Hesba Stretton (1832-1911), Lost Gip. (1873) London: Henry S. King and Co, 1876. [Child PZ5 no. 2245]
Hesba Stretton was a popular author of children’s literature. Most of her fiction focuses on religious themes of spiritual salvation and moral education. She is best known for her stories of rescued outcasts (“waifs and strays”), including her bestselling novel, Jessica’s First Prayer (1867; case # 2). Many of her works were published by the Religious Tract Society, also responsible for The Boy’s Own Paper and Girl’s Own Paper (case #3).
In Lost Gip, Stretton helps popularize migration to the colony as a solution for urban poverty. The novel follows Sandy’s search for his lost sister Gipsy (Gip) in the streets of London. During his search, Gip meets Johnny Shafto who teaches him about God and Jesus, and we see again the child as innately good but whose slum surroundings threaten a criminal existence should they remain there. In the end, Sandy finds his sister among child emigrants going to Canada (Miss Murray’s home for children reads as a thinly veiled reference to Annie Macpherson’s Home of Industry), and ultimately the whole Shafto family moves to Canada with Sandy and Gip.
It is important to note the discrepancy between fiction and the brutal realities often faced by Home Children and their families. In the story, Sandy has little difficulty reclaiming his infant sister from Miss Murray’s rescue society. Yet as was the case with most rescue organizations, birth families’ right of access were typically suspended following admission of a child. In fact, children were often sent to Canada without prior consent from parents (such authority was instead granted to rescue organizations under the 1889 Prevention of Cruelty to Children Act). And the 1891 Custody of Children Act even went so far as to state that any parents who did seek reclamation of their child had to reimburse the organization for the costs of the child’s care, a requirement which was of course cost prohibitive for most poor families.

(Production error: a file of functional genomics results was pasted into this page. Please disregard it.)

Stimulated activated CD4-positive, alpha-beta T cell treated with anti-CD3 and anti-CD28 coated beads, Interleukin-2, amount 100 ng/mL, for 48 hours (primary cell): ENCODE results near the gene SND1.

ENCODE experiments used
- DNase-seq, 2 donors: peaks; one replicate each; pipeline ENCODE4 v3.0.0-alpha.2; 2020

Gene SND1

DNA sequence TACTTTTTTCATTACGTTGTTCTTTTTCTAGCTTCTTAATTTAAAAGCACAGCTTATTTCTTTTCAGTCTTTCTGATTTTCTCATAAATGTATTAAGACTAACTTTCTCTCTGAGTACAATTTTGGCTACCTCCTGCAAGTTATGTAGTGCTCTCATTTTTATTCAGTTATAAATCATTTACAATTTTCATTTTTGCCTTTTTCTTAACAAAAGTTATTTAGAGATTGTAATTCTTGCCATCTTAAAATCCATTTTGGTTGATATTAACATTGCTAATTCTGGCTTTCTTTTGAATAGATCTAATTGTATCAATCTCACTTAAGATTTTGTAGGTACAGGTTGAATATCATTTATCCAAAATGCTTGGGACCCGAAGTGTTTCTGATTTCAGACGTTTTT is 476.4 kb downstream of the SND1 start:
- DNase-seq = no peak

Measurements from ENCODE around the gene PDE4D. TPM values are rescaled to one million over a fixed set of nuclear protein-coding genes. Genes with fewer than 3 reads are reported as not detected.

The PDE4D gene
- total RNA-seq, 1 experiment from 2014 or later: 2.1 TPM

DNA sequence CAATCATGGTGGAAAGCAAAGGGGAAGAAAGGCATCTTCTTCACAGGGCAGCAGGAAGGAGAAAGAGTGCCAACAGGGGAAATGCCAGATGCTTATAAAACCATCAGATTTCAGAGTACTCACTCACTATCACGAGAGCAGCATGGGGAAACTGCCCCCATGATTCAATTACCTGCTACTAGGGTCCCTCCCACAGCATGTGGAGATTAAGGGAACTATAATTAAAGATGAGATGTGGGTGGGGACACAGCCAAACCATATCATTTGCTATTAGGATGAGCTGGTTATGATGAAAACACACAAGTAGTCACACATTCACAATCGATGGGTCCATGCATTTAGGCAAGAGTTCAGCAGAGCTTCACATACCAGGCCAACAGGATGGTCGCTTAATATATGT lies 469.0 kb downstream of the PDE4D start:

Queen’s College Journal, vol 15, 9 June 1888, pages 163-166. [Queen’s University Archives]
Not everyone in Canada was happy to see the British Home Children settled in the colony. Indeed, many Canadians were vehemently opposed to the migration scheme, and often relied on inflammatory claims of social degeneration (assumptions of the poor as genetically immoral) to bolster their arguments. It is important to acknowledge Queen’s University’s own role in this dark chapter of Canadian history. A June 1888 editorial in the Queen’s College Journal claims, for example, “we all know that very many, if not the majority of these pauper children, carry with them inherited tendencies both physical and moral which no training, however careful, can eradicate and which may do more harm eventually to the community receiving them than good to the individuals received” (165). The full article can be found through the Queen’s University Archive’s online collection of digitized issues (1873-1974).[i]
[i] Queen’s College Journal digital archive: https://archives.queensu.ca/search-our-collections/university-records/queens-journal
C.K. Clarke (1857 -- 1924), “Mental Hygiene in Canada” The Lancet, 2 June 1923, pages 1139-1142. [Elsevier ScienceDirect, library electronic resources]